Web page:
Thank you to Kimberly Sandstrom, LMFT for the following article. In it she shares her important insights on identifying narcissism and understanding the damage it can cause in relationships.
4 Signs You’re Dating a Narcissist
Guest Post by Kimberly Sandstrom, LMFT
Do you feel unimportant, like an accessory, and alone in your relationship? Does your partner exhibit the characteristics of narcissism listed below?
While everyone has some narcissistic traits, only a small percentage (about 1% of the population, and mainly men) have Narcissistic Personality Disorder. People with Narcissistic Personality Disorder are notoriously difficult to be in relationship with, leaving their partners feeling unimportant, negative about themselves, incompetent, alone, and sometimes crazy!
What is Narcissistic Personality Disorder?
The Mayo Clinic defines it as “a mental disorder in which people have an inflated sense of their own importance and a deep need for admiration. Those with narcissistic personality disorder believe that they’re superior to others and have little regard for other people’s feelings. But behind this mask of ultra-confidence lies a fragile self-esteem, vulnerable to the slightest criticism.”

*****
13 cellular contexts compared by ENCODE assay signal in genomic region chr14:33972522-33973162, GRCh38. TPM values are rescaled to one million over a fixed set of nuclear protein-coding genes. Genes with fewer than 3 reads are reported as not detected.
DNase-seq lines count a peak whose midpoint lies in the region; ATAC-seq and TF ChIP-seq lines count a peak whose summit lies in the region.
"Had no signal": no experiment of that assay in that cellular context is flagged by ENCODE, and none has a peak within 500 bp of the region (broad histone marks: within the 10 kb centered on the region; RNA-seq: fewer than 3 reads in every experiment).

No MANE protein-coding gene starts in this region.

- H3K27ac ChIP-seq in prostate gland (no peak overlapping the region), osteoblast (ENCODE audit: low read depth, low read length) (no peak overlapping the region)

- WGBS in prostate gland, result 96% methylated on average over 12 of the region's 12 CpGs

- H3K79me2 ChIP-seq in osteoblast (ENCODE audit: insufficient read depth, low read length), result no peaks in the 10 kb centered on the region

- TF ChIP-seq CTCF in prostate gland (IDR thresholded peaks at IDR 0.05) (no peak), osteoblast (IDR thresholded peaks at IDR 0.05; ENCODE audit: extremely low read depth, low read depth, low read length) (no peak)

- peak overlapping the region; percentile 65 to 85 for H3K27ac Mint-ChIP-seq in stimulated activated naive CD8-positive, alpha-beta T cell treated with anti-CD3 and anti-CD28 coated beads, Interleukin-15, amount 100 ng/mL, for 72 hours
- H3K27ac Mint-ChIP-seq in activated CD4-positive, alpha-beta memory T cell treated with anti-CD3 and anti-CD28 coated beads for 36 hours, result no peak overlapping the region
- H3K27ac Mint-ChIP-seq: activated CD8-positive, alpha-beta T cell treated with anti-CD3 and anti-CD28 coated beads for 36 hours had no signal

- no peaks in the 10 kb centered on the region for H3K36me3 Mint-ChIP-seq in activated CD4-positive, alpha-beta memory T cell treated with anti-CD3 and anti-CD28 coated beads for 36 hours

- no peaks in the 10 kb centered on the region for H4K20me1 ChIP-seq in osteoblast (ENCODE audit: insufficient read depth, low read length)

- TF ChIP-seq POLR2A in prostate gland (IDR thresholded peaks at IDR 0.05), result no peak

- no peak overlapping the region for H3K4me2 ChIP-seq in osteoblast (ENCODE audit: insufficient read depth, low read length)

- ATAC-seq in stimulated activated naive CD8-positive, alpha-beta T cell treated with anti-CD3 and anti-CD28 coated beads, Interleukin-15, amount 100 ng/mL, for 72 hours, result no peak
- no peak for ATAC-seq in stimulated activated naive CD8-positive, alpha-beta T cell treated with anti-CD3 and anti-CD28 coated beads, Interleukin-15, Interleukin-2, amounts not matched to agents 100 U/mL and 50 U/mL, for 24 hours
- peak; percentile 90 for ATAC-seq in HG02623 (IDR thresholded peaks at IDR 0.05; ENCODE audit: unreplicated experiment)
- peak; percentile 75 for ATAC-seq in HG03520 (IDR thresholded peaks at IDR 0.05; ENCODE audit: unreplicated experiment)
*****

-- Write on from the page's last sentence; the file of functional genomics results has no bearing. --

Partners of narcissists often describe a whirlwind romance — being swept off their feet initially only to find that their partner’s likability diminishes over time as the narcissistic partner begins to exhibit the traits below. Narcissists tend to “love bomb” (excessive charm and attention) their partners in the beginning and as the relationship unfolds, withdraw from the relationship as the narcissist’s self-centered behavior increases. Many narcissists will label others as selfish and narcissistic, demanding respect for what they need and giving no regard for what their partner might need. You cannot convince a narcissist to see their behavior as hurtful. Don’t even try.
Narcissism is Not Selfishness
We all have selfish and/or narcissistic tendencies, but the difference lies in the lack of empathy narcissists display towards their partners and the inability to take responsibility for things that go wrong. Narcissism exists on a scale. (See The Human Magnet Syndrome by Ross Rosenberg for more information.) The most extreme narcissists will appear warm and inviting, but their motivation is to draw you into a relationship with them, and when the first sign of conflict arises or you express disappointment or challenge them, their deep sense of shame ignites narcissistic rage or manipulation in the form of gaslighting.
4 Signs You’re in a Relationship with a Narcissist